What does it mean to embrace the world with love? It means reaching out to people, it means doing what makes you happy, doing what makes others happy, and finding a way to balance those out everyday. What James does with music for children and the music he played for his mother during her cancer, is his way of bridging what makes those around him happy and what makes him happy. What became even more clear during James’ interview is that something about him and the Lad In A Battle movement is infectious. Early on when he just started Lad In A Battle, he had an idea to get from VA to ME without a car by relying on people along the coast who liked his message and sell t-shirts along the way. James had a choice: to live his life in fear, or in love. The success of this trip and the effects it had on propelling his movement demonstrated the power of this idea that Christine had talked about. Especially at a time when our lives are moving so fast. There is so much pressure for the future, to get good grades to go to a good school to get a good job to have money. Yet James choice to follow his heart and live his life in love for others and now he and his wife are gearing up to build a tiny house on the back of trailer to tour hospitals across the country, all in hopes to kick start his Out Of The Music Box program for children with cancer.  Despite the battles underneath, he’s living his life in love, not in fear, and this is something that we can all do. This is not the way I had thought to tell his story, but now I am realizing that with documentary’s, they like to tell their own stories and we have to guide them.

On the Way to School



On the way to school is a feature length documentary that chronicles the journey to school for children from four very different countries. I decided to watch this film as a suggestion from a friend who knew I was interested in documentaries. Before I knew it I found myself completely absorbed into the story of these various children. The film was shot and edited in the style of cinema verite, where the camera floats around as if it wasn't even there.
In my opinion this is the truest form of documentary filmmaking. Interviews make people conscious of the fact that they are being filmed and in many cases takes away from the "reality" of the situation. Cinema verite truly captures life at its essence, with no planned lines or designed lighting. Everything happens as is and it is up to the filmmaker to operate on his own two feet to decide what to do. Editing becomes the driving force in telling the story. On the way to school weaves the narratives between the children together and although they are thousands of miles apart, it seems as though they are traveling as one collective.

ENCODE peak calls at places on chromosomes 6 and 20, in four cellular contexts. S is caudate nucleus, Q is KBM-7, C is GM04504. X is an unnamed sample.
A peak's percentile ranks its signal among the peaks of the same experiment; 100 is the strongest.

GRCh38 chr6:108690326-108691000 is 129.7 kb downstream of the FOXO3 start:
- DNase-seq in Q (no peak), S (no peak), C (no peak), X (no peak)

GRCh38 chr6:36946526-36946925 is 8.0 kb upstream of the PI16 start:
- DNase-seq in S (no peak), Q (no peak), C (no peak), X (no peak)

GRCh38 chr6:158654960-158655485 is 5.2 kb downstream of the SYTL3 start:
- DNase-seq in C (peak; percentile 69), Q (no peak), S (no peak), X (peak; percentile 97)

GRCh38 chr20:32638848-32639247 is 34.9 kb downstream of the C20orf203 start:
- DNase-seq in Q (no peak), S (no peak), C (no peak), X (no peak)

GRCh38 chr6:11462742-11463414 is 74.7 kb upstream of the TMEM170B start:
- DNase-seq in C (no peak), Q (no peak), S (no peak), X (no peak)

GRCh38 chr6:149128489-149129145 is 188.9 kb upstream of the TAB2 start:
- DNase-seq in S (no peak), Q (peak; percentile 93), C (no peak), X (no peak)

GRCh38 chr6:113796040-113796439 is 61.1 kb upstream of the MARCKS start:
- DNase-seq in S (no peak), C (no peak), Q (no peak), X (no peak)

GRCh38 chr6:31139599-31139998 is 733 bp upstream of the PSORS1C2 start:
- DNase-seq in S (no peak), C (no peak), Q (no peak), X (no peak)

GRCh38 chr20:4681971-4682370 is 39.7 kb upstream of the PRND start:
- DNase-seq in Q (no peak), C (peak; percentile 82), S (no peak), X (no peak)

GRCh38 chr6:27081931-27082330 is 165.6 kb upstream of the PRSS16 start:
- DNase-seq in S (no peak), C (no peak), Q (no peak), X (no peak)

This is one of the most important films I believe I have watched in a long time. Education is something that many of us in the United States and other first world countries take for granted. The idea of even struggling to get to school is rarely a thought in any of our minds. We grew up with the big yellow school bus picking us up on street corners or some, even more privileged, were taken right from their own driveways. To see the literal struggle that many go through everyday, just to get an education is inspiring and humbling.
This is what I hope to one day do with film. As we wrapped our first weekend of shooting down in Virginia my partner Eric and I are more driven more than ever to help others with film. I don't know where life will take me but all I can hope to do is inspire and hopefully improve the lives of others with film. On the Way to School is currently streaming on Netflix I encourage everyone to watch and try and put themselves in the shoes of these children, if only for the hour the film runs.


19 Profits and Counting

TLC announced today that they would be producing and airing a two new programs featuring 19 Kids and Counting stars, Jill and Jessa Duggar. For those with no background on the show or its subject, 19 Kids and Counting was a reality program that aired on TLC chronicling the day to day lives of supersized family (due to religious beliefs against contraception) the Duggars from Tonitown, Arkansas. The show was a huge hit for TLC, with people tuning in to watch the spectacle that was basically watching these christian human rabbits reproducing at record rates with none of the fun parts. The show was cancelled when it was revealed that oldest Duggar son, Josh Duggar, had molested his two oldest sisters (Jessa and Jill) along with other victims. A situation that would have been traumatic and scandalous for any family but that was now highlighted by the family's christian values that prohibited even hugging before marriage.

However now that the show aka money maker is off the air, TLC has started looking for new ways to exploit the victims of Josh's molestation for their own benefit. First the network will air a documentary called "Breaking the Silence" about the victims involved in child abuse, including interviews from Jill and Jess. The network will then start production on a new show just following the lives of Jill and Jess sans their parents and 17 other siblings. This kind of exploitation is not new for a network for TLC but will be an interesting test for the nielsen homes of America. Will the profiting off the victims of molestation be too much for America to handle or will they welcome it into their homes, like another member of the family?